First DriveNew 1.6 diesel with nine-speed auto is a compelling mix, offering 158bhp and 258lb ft while emitting just 134g/km of CO2 in four-wheel-drive form
First DriveNew diesel CR-V gets sharpened dynamics and a more appealing drive
What is it?
The original Honda CR-V invented the compact crossover 16 years ago. Now, it’s back with a fourth-generation hitting U.S. showrooms before year-end, and due to follow on this side of the Atlantic next year.
Few models are more eagerly anticipated. The segment is among the market’s fastest-growing, but the Honda CR-V is also a critical product for the manufacturer which took a critical drubbing for the latest U.S. version of its mainstay Civic – and which has struggled to maintain momentum as the result of production cuts caused by the March 11 Japanese earthquake and tsunami.
What’s it like?
Honda can crow about the 2012 CR-V’s excellent use of space, front and rear with lots of useful storage nooks. Then there are the elegant new 1-touch fold-down rear seats.
On the downside, the interior mimics the latest Civic with too much hard plastic that suggests over-zealous cost-cutting. The exterior is reasonably attractive – from most angles – though the back of the greenhouse is a bit awkward.
The 2.4-litre inline-four engine is smooth and responsive, delivering excellent fuel economy for a compact crossover, even the all-wheel-drive model reaching 30mpg (US) on the motorway.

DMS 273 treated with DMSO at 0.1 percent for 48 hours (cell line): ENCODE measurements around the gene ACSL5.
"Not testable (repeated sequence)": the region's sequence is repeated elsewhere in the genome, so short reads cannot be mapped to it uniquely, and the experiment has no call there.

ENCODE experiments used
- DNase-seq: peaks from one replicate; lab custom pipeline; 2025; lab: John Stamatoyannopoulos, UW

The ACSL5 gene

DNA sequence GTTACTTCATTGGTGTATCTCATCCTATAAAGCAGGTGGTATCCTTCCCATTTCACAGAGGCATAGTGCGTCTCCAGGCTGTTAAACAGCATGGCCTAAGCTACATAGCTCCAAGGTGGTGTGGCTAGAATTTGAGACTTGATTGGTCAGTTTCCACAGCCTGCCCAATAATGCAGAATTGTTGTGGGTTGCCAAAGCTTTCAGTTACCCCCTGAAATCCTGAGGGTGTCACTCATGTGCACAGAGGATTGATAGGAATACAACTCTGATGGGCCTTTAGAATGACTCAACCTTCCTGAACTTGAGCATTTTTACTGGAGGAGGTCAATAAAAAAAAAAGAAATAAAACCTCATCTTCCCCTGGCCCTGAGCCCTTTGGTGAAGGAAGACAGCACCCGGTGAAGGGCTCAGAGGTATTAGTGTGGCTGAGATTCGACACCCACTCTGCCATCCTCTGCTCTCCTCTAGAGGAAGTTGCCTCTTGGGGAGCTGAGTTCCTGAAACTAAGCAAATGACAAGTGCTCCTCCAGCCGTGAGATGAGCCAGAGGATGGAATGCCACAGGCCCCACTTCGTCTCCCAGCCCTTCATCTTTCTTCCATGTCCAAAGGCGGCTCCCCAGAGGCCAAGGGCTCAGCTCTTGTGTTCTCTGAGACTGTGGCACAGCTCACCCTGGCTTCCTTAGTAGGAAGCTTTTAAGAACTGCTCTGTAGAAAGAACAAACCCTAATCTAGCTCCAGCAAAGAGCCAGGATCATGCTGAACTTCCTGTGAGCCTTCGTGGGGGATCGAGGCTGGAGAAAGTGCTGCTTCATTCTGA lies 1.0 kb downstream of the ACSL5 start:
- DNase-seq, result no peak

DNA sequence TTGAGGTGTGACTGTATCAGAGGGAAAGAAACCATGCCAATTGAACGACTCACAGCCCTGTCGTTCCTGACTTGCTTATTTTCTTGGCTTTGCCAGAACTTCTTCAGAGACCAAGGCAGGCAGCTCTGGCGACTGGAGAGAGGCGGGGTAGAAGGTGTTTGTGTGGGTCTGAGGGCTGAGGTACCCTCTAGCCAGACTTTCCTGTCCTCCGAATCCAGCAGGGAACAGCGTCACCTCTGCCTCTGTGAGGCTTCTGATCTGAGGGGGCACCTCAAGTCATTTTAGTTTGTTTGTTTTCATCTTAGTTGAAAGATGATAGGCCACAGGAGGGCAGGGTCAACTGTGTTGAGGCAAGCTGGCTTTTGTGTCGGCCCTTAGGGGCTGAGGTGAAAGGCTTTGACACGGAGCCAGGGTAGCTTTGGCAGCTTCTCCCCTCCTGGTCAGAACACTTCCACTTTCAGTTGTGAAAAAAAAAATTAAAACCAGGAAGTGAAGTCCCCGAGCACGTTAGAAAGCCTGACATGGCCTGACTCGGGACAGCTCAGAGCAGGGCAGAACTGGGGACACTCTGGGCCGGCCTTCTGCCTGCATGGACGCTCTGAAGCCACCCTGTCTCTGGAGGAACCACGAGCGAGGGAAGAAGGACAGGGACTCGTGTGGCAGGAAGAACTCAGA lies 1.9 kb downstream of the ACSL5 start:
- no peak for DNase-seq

But Honda seems to have taken a ‘good enough’ approach, opting for port fuel injection where the competition offers direct injection, and a 5-speed gearbox where 6, 7, even 8-speeds are becoming the norm. The maker insists it doesn’t need to spend the extra money to top the rest but what happened to the Honda that once led the world in powertrain innovation
Our single biggest complaint covers the Honda CR-V’s new electric power steering system. It may save fuel but it is disconnected from the road and requires too much sawing as you work your way around the corners. Too bad, as the overall ride is reasonably pleasant with relatively little body roll.
The CR-V is one of Honda’s most consistent models, with few variations between US and European models – unlike Civic, which is completely different. However, there could still be differences when the car appears on this side of the Atlantic, particularly to the suspension and steering settings.
Should I buy one?
Current owners will likely appreciate the functionality and efficiency but the 2012 Honda CR-V will face a tough challenge regaining its sales lead from competitors like the equally all-new Ford Escape (to be sold as the Kuga in Europe).
Paul A. Eisenstein
Price: £21,000-30,000 (est); Top speed: 118mph; 0-62mph: na; Economy: 31mpg (est); CO2: 202g/km; Kerbweight: 1500kg; Engine type: 2354cc, four-cylinder, inline; Power: 185hp; Torque: 163lb ft; Gearbox: five-speed auto